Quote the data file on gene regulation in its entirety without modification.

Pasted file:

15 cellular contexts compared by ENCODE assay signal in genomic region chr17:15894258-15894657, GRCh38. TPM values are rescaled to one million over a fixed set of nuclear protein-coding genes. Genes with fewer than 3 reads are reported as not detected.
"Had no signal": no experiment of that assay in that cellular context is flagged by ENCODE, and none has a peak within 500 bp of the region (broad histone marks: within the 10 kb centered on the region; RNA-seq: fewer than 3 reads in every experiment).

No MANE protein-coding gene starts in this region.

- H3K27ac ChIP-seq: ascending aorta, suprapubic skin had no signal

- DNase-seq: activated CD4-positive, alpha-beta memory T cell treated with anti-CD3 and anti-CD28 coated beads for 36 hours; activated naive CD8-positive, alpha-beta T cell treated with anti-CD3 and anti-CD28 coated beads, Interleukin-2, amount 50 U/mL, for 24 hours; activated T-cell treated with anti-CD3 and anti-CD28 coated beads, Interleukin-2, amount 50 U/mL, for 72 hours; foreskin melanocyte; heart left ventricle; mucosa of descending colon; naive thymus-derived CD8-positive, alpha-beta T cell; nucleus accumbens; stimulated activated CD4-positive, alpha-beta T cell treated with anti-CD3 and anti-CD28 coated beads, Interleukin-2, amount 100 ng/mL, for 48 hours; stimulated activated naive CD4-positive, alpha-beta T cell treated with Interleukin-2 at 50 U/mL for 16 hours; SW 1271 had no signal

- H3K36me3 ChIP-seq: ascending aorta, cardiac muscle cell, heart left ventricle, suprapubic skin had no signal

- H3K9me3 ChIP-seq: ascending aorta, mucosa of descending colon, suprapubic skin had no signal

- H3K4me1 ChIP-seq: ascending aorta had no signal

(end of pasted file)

15 cellular contexts compared by ENCODE assay signal in genomic region chr17:15894258-15894657, GRCh38. TPM values are rescaled to one million over a fixed set of nuclear protein-coding genes. Genes with fewer than 3 reads are reported as not detected.
"Had no signal": no experiment of that assay in that cellular context is flagged by ENCODE, and none has a peak within 500 bp of the region (broad histone marks: within the 10 kb centered on the region; RNA-seq: fewer than 3 reads in every experiment).

No MANE protein-coding gene starts in this region.

- H3K27ac ChIP-seq: ascending aorta, suprapubic skin had no signal

- DNase-seq: activated CD4-positive, alpha-beta memory T cell treated with anti-CD3 and anti-CD28 coated beads for 36 hours; activated naive CD8-positive, alpha-beta T cell treated with anti-CD3 and anti-CD28 coated beads, Interleukin-2, amount 50 U/mL, for 24 hours; activated T-cell treated with anti-CD3 and anti-CD28 coated beads, Interleukin-2, amount 50 U/mL, for 72 hours; foreskin melanocyte; heart left ventricle; mucosa of descending colon; naive thymus-derived CD8-positive, alpha-beta T cell; nucleus accumbens; stimulated activated CD4-positive, alpha-beta T cell treated with anti-CD3 and anti-CD28 coated beads, Interleukin-2, amount 100 ng/mL, for 48 hours; stimulated activated naive CD4-positive, alpha-beta T cell treated with Interleukin-2 at 50 U/mL for 16 hours; SW 1271 had no signal

- H3K36me3 ChIP-seq: ascending aorta, cardiac muscle cell, heart left ventricle, suprapubic skin had no signal

- H3K9me3 ChIP-seq: ascending aorta, mucosa of descending colon, suprapubic skin had no signal

- H3K4me1 ChIP-seq: ascending aorta had no signal